If the Postal Service is to recover from its current financial problems, it needs revenue. In addition to identifying additional sources of revenue, it must protect the revenue it is already due whether it comes in from the post office window, meters, online postage accounts, or from Permit accounts for business mailers. Ensuring that the Postal Service collects all of its revenue will help secure the agency’s position as a trusted service provider for years to come.
From public transportation to sports stadiums, venues use their prime real estate to sell space to advertisers and generate extra revenue. Take for example the Washington Metro transit system. Ad space is for sale everywhere — on buses and trains (inside and out) and even on train tunnel walls and floors.
We all know the Postal Service is going through rough times right now. Sometimes, when a situation is difficult, it’s useful to look to the past for perspective. Forty years ago today, there was no Postal Service (and no Office of Inspector General). The Post Office Department was 5 months away from an unprecedented strike, and 15 percent of the Postal Service’s FY 1969 revenues came from appropriations. Mail volume was 82 billion pieces. There were 739,002 employees and 43,220 post offices (including stations and branches).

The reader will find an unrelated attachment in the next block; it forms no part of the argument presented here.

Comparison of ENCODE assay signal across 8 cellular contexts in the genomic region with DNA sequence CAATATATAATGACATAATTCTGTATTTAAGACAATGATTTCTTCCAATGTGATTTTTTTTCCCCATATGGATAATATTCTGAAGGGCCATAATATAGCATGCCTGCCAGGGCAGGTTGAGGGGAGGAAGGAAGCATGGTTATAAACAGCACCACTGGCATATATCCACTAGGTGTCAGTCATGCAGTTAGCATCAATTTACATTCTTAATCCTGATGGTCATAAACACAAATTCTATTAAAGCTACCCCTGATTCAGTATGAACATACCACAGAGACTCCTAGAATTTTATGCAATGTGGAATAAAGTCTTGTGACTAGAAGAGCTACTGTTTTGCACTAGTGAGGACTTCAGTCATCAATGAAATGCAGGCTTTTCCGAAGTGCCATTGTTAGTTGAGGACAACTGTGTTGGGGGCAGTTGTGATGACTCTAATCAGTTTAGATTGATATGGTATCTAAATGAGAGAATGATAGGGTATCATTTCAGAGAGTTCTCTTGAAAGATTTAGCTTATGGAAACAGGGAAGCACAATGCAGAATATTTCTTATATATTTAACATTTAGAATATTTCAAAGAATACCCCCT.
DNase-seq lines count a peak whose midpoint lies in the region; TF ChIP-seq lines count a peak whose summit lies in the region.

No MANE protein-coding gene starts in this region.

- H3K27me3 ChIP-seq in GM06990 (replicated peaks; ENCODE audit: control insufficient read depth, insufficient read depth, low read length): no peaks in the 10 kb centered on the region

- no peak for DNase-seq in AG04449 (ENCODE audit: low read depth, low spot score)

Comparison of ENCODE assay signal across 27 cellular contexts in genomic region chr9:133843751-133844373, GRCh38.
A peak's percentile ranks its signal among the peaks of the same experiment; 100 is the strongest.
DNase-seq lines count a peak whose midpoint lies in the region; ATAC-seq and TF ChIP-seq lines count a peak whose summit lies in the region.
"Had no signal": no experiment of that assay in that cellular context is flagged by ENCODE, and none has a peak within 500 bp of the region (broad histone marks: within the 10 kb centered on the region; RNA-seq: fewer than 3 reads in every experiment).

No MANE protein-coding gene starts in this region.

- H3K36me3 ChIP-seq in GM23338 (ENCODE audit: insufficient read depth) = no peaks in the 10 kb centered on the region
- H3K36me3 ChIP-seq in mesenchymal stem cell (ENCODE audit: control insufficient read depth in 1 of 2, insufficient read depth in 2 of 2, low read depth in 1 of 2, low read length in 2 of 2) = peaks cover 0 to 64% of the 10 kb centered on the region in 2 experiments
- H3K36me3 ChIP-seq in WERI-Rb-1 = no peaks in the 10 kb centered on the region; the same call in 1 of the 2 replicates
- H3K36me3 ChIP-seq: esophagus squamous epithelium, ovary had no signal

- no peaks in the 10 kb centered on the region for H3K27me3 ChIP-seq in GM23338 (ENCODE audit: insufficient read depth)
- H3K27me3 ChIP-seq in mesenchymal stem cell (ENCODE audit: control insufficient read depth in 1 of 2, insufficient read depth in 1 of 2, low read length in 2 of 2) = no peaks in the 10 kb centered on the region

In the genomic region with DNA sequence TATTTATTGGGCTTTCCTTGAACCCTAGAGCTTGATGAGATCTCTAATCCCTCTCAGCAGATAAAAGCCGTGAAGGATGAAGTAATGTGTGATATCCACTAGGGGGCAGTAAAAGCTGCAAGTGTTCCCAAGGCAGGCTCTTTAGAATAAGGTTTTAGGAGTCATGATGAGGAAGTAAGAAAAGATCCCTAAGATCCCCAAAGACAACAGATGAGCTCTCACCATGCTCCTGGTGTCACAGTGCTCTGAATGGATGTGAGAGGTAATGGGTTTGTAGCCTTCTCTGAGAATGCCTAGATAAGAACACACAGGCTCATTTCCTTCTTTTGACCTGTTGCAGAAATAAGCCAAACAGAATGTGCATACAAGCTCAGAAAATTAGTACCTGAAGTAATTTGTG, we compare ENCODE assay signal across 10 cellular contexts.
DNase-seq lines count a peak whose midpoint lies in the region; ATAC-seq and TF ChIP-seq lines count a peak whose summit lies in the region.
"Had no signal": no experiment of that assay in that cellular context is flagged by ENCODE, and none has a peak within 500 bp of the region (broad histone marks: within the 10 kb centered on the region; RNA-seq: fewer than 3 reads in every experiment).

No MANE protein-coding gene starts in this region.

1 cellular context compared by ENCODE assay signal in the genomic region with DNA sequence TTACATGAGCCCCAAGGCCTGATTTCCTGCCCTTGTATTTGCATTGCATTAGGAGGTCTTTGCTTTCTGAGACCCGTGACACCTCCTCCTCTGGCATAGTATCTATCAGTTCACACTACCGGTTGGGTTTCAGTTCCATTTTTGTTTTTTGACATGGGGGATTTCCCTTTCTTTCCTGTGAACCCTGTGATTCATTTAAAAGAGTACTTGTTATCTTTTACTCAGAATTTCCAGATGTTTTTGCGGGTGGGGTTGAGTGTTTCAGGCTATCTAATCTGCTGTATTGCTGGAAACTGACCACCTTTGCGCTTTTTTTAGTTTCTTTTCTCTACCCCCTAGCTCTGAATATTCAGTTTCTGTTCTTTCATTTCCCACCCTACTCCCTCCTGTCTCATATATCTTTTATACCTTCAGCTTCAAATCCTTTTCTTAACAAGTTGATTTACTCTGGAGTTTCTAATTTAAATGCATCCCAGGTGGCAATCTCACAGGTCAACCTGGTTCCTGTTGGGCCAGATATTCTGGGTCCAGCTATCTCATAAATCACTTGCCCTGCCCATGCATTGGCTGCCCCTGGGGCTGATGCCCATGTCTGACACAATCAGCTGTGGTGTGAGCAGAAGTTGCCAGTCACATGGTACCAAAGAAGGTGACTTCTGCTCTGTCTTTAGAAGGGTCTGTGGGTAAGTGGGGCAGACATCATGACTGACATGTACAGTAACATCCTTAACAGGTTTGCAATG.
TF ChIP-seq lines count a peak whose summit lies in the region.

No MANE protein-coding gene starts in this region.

How can companies harness hidden knowledge located throughout the enterprise? Supporters of prediction markets claim they offer a way. Prediction markets resemble financial trading sites, but instead of buying and selling stocks, traders buy and sell predictions. A company that wants to operate a prediction market can provide their employees virtual cash to trade and give those who do well over time small prizes.
News about disappearing collection boxes is everywhere these days. Even BBC News ran a story on the decline of the blue collection box in the United States.
The Postal Service argues that picking up mail from collection boxes is expensive. Removing underused boxes is a cost savings move and a reasonable response to the economic crisis. The Postal Service is removing boxes with less than 25 stamped mail pieces per day.